For those looking to plant a tree or many trees, we recommend planting native species for their role in establishing a heathy ecosystem. They grow in cooperation with other plants to provide food and habitat for wildlife and insects that sustain the food chain.
Different species have different growth habits and requirements; for example, some species are less ideal for typical urban lots. Our provincial tree, the Eastern White Pine (Pinus strobus) is ill-suited for the city, quickly outgrowing its allotted space and intolerant to salt and pollution.
Below we provide a list of native trees suitable for growing in Eastern Ontario and West Quebec. A brief summary identifies their main characteristics, needs, and suitability for different growing conditions and sites. We also provide some links for further information about growing each tree. Information about these links is provided under Resources.
Species need to be hardy and suitable for our area. Changes in climate – temperature swings, hotter summers, milder winters, longer growing seasons – mean that some species typical in Eastern Ontario and West Quebec may struggle under new conditions. Boreal species such as White Spruce and Black Spruce may not tolerate hot, dry summers. Some projections show White Pine extirpated south of Ottawa before the end of the century. On the hand, it may be possible to grow native species typically found in southern Ontario; e.g. some of the hardier Carolinian forest trees. These borderline hardy species have been identified in our descriptions below. Given the speed of change, some trees will need a helping hand in moving northward as they cannot naturally disseminate quickly enough. What’s important is maintaining the biodiversity of our woodlands and landscapes with hardy native species as the mix shifts north.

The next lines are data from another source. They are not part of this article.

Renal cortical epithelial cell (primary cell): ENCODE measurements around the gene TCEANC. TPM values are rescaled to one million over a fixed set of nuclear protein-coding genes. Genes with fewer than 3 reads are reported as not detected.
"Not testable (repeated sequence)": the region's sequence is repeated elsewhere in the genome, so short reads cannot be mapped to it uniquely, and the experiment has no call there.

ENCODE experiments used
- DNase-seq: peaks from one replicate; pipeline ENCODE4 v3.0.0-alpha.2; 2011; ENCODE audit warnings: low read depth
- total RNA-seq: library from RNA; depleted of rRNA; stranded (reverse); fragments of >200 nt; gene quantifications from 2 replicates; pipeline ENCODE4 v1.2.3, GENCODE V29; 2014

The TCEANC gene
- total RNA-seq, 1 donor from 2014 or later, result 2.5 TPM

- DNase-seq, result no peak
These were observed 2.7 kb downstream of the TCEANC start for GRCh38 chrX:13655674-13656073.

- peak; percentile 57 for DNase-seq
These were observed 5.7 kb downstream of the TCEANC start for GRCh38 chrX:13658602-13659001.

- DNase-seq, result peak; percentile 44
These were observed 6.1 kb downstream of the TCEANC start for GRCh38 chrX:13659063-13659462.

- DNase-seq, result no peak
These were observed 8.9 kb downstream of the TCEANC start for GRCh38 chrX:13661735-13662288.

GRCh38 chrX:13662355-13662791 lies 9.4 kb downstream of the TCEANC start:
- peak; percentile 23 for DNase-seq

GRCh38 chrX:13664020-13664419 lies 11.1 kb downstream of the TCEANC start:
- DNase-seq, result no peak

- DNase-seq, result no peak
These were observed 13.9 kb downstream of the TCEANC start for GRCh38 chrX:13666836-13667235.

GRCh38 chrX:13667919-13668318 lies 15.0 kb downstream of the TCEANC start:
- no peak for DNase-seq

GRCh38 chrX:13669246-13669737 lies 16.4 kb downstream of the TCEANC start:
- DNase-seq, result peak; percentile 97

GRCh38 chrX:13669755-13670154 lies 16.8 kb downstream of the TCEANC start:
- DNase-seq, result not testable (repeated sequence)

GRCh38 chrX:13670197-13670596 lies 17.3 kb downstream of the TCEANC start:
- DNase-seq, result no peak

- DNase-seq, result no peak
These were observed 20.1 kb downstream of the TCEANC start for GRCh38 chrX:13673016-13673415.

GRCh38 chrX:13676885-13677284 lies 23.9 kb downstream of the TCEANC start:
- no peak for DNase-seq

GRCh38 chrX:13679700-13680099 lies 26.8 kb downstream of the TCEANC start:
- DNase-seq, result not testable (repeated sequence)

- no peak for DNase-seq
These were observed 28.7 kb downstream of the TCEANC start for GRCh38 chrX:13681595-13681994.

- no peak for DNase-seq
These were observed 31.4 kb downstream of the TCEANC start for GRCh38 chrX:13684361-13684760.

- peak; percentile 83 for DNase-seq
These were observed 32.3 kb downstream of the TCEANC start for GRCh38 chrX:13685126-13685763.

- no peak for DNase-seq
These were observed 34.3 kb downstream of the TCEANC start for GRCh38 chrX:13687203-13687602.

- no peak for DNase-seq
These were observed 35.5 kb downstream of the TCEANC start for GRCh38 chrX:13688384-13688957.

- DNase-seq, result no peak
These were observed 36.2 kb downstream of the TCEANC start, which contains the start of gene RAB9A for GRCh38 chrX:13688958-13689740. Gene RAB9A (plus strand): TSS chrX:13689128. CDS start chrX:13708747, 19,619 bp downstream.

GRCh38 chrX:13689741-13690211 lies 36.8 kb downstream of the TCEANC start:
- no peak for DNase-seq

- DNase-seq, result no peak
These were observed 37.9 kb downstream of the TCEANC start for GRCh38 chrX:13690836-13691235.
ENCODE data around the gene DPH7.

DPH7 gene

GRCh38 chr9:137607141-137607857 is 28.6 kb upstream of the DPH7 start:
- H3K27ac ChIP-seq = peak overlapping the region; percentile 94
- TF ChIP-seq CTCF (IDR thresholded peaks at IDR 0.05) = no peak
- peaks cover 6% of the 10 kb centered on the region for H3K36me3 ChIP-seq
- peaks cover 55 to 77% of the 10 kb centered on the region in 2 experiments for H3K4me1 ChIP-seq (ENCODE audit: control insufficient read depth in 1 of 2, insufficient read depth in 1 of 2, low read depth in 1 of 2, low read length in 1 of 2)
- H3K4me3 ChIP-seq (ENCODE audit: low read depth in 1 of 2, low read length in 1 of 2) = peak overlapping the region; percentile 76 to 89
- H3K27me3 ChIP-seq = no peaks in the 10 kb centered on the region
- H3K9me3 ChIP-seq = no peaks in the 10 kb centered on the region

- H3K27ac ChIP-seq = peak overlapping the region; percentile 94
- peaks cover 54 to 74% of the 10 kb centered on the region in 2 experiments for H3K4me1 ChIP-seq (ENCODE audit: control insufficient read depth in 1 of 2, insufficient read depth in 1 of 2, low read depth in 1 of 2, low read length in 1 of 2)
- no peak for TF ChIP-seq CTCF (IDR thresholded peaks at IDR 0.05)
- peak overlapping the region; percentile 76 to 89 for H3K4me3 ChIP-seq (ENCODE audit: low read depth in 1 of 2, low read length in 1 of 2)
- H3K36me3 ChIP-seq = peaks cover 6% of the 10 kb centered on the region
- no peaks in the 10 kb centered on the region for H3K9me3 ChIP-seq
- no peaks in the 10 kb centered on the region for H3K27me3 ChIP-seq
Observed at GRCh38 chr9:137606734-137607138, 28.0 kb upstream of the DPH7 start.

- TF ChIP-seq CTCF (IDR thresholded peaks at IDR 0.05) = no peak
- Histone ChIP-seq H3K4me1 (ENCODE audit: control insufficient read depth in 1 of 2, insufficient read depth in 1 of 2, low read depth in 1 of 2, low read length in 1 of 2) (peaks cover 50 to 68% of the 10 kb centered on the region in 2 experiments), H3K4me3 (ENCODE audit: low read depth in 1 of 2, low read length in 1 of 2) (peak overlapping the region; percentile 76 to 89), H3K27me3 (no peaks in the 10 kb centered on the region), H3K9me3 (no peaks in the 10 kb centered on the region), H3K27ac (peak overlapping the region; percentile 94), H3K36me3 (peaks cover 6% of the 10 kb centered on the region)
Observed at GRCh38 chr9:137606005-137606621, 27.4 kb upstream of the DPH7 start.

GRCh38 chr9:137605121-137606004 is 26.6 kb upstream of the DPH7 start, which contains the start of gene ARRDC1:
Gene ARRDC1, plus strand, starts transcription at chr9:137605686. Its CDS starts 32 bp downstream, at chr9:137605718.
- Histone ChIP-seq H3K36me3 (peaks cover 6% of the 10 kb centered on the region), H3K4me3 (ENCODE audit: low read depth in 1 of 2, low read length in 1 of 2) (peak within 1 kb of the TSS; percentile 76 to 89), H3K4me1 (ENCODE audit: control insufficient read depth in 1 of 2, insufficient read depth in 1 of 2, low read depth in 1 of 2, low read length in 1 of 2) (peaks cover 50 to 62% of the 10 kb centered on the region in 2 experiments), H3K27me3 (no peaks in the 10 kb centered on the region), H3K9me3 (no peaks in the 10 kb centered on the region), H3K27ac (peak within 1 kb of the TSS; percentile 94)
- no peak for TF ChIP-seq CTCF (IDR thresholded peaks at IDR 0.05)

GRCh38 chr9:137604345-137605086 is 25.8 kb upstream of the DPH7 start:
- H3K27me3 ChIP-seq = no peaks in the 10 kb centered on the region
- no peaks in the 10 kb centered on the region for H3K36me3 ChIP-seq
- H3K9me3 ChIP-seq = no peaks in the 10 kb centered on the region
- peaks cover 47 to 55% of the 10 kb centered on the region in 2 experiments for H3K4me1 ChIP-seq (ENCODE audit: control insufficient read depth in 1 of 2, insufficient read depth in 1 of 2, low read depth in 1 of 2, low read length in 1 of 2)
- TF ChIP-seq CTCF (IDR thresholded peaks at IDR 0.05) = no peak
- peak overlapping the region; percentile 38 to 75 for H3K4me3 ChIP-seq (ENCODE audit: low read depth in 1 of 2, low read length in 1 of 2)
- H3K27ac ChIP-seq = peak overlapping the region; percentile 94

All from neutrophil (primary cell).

PLANTING INFORMATION RESOURCES
Ontario Tree Atlas – A provincial government web site, the Ontario Tree Atlas provides rudimentary planting tips for native trees and shrubs in our region.
Morton Arboretum – The famous Morton Arboretum near Chicago, Illinois is a world-leading centre for tree science. Their web site has excellent information about trees and their growing requirements. While northern Illinois is roughly one zone warmer than our area (USDA Zone 5, which is Canada Zone 6) and consists of prairie grasslands and oak savanna, we share many of the same native hardy species. Most of the information on their site is still valid for these species in our region.